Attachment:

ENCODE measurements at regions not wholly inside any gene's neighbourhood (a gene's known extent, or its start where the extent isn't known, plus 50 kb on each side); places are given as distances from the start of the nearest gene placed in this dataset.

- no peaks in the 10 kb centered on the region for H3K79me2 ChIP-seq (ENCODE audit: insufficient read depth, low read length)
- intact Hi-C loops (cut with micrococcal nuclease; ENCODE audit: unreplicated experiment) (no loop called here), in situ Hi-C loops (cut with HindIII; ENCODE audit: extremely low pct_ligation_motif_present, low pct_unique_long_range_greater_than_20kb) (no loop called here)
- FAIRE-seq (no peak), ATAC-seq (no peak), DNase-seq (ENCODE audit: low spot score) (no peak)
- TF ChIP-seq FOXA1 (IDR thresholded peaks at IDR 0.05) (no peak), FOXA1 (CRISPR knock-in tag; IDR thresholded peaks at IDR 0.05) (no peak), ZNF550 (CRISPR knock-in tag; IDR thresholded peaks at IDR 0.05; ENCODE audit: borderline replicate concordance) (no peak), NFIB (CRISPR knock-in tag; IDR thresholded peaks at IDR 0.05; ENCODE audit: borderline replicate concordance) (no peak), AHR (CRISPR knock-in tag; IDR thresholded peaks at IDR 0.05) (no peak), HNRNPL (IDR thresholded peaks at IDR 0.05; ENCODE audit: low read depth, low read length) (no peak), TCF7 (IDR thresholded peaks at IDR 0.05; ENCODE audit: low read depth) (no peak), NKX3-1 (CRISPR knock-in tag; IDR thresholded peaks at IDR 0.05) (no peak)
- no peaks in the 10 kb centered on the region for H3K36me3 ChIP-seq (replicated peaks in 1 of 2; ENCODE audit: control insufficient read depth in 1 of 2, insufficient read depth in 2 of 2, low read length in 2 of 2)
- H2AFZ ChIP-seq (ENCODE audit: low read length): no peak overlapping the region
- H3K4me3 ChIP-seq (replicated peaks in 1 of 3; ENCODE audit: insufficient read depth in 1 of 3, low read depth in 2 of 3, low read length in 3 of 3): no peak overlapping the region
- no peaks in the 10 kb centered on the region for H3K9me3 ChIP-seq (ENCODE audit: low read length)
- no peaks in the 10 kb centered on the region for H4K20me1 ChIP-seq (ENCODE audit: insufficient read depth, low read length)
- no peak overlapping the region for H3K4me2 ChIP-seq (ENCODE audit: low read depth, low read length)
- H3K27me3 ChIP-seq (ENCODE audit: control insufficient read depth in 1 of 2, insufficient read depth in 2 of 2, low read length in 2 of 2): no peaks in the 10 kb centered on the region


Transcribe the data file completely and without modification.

ENCODE measurements at regions not wholly inside any gene's neighbourhood (a gene's known extent, or its start where the extent isn't known, plus 50 kb on each side); places are given as distances from the start of the nearest gene placed in this dataset.

- no peaks in the 10 kb centered on the region for H3K79me2 ChIP-seq (ENCODE audit: insufficient read depth, low read length)
- intact Hi-C loops (cut with micrococcal nuclease; ENCODE audit: unreplicated experiment) (no loop called here), in situ Hi-C loops (cut with HindIII; ENCODE audit: extremely low pct_ligation_motif_present, low pct_unique_long_range_greater_than_20kb) (no loop called here)
- FAIRE-seq (no peak), ATAC-seq (no peak), DNase-seq (ENCODE audit: low spot score) (no peak)
- TF ChIP-seq FOXA1 (IDR thresholded peaks at IDR 0.05) (no peak), FOXA1 (CRISPR knock-in tag; IDR thresholded peaks at IDR 0.05) (no peak), ZNF550 (CRISPR knock-in tag; IDR thresholded peaks at IDR 0.05; ENCODE audit: borderline replicate concordance) (no peak), NFIB (CRISPR knock-in tag; IDR thresholded peaks at IDR 0.05; ENCODE audit: borderline replicate concordance) (no peak), AHR (CRISPR knock-in tag; IDR thresholded peaks at IDR 0.05) (no peak), HNRNPL (IDR thresholded peaks at IDR 0.05; ENCODE audit: low read depth, low read length) (no peak), TCF7 (IDR thresholded peaks at IDR 0.05; ENCODE audit: low read depth) (no peak), NKX3-1 (CRISPR knock-in tag; IDR thresholded peaks at IDR 0.05) (no peak)
- no peaks in the 10 kb centered on the region for H3K36me3 ChIP-seq (replicated peaks in 1 of 2; ENCODE audit: control insufficient read depth in 1 of 2, insufficient read depth in 2 of 2, low read length in 2 of 2)
- H2AFZ ChIP-seq (ENCODE audit: low read length): no peak overlapping the region
- H3K4me3 ChIP-seq (replicated peaks in 1 of 3; ENCODE audit: insufficient read depth in 1 of 3, low read depth in 2 of 3, low read length in 3 of 3): no peak overlapping the region
- no peaks in the 10 kb centered on the region for H3K9me3 ChIP-seq (ENCODE audit: low read length)
- no peaks in the 10 kb centered on the region for H4K20me1 ChIP-seq (ENCODE audit: insufficient read depth, low read length)
- no peak overlapping the region for H3K4me2 ChIP-seq (ENCODE audit: low read depth, low read length)
- H3K27me3 ChIP-seq (ENCODE audit: control insufficient read depth in 1 of 2, insufficient read depth in 2 of 2, low read length in 2 of 2): no peaks in the 10 kb centered on the region